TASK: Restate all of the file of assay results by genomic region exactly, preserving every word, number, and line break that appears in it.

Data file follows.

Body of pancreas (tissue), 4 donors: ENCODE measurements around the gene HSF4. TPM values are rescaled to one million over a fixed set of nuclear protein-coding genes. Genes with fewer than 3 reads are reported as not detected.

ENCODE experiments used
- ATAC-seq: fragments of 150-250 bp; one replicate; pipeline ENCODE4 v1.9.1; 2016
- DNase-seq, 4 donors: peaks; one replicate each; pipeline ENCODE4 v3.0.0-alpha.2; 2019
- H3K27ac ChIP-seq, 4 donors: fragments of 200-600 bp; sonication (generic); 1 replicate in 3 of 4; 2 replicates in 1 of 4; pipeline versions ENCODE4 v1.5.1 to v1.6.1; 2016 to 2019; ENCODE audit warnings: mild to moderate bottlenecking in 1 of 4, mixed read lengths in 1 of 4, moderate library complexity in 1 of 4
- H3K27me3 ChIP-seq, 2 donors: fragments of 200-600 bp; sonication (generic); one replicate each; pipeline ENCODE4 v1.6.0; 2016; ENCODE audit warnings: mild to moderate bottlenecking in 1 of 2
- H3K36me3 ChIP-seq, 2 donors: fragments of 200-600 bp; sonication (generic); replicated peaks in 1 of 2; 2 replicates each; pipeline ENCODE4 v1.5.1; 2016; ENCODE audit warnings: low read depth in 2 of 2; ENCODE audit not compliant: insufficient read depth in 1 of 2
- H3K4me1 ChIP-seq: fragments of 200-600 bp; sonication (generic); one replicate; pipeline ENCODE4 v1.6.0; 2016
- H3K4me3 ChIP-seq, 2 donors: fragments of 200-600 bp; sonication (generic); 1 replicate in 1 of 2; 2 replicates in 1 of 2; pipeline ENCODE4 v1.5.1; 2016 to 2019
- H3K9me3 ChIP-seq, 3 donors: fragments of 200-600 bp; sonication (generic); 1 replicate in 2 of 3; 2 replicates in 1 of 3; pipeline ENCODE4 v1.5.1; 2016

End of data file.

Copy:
Body of pancreas (tissue), 4 donors: ENCODE measurements around the gene HSF4. TPM values are rescaled to one million over a fixed set of nuclear protein-coding genes. Genes with fewer than 3 reads are reported as not detected.

ENCODE experiments used
- ATAC-seq: fragments of 150-250 bp; one replicate; pipeline ENCODE4 v1.9.1; 2016
- DNase-seq, 4 donors: peaks; one replicate each; pipeline ENCODE4 v3.0.0-alpha.2; 2019
- H3K27ac ChIP-seq, 4 donors: fragments of 200-600 bp; sonication (generic); 1 replicate in 3 of 4; 2 replicates in 1 of 4; pipeline versions ENCODE4 v1.5.1 to v1.6.1; 2016 to 2019; ENCODE audit warnings: mild to moderate bottlenecking in 1 of 4, mixed read lengths in 1 of 4, moderate library complexity in 1 of 4
- H3K27me3 ChIP-seq, 2 donors: fragments of 200-600 bp; sonication (generic); one replicate each; pipeline ENCODE4 v1.6.0; 2016; ENCODE audit warnings: mild to moderate bottlenecking in 1 of 2
- H3K36me3 ChIP-seq, 2 donors: fragments of 200-600 bp; sonication (generic); replicated peaks in 1 of 2; 2 replicates each; pipeline ENCODE4 v1.5.1; 2016; ENCODE audit warnings: low read depth in 2 of 2; ENCODE audit not compliant: insufficient read depth in 1 of 2
- H3K4me1 ChIP-seq: fragments of 200-600 bp; sonication (generic); one replicate; pipeline ENCODE4 v1.6.0; 2016
- H3K4me3 ChIP-seq, 2 donors: fragments of 200-600 bp; sonication (generic); 1 replicate in 1 of 2; 2 replicates in 1 of 2; pipeline ENCODE4 v1.5.1; 2016 to 2019
- H3K9me3 ChIP-seq, 3 donors: fragments of 200-600 bp; sonication (generic); 1 replicate in 2 of 3; 2 replicates in 1 of 3; pipeline ENCODE4 v1.5.1; 2016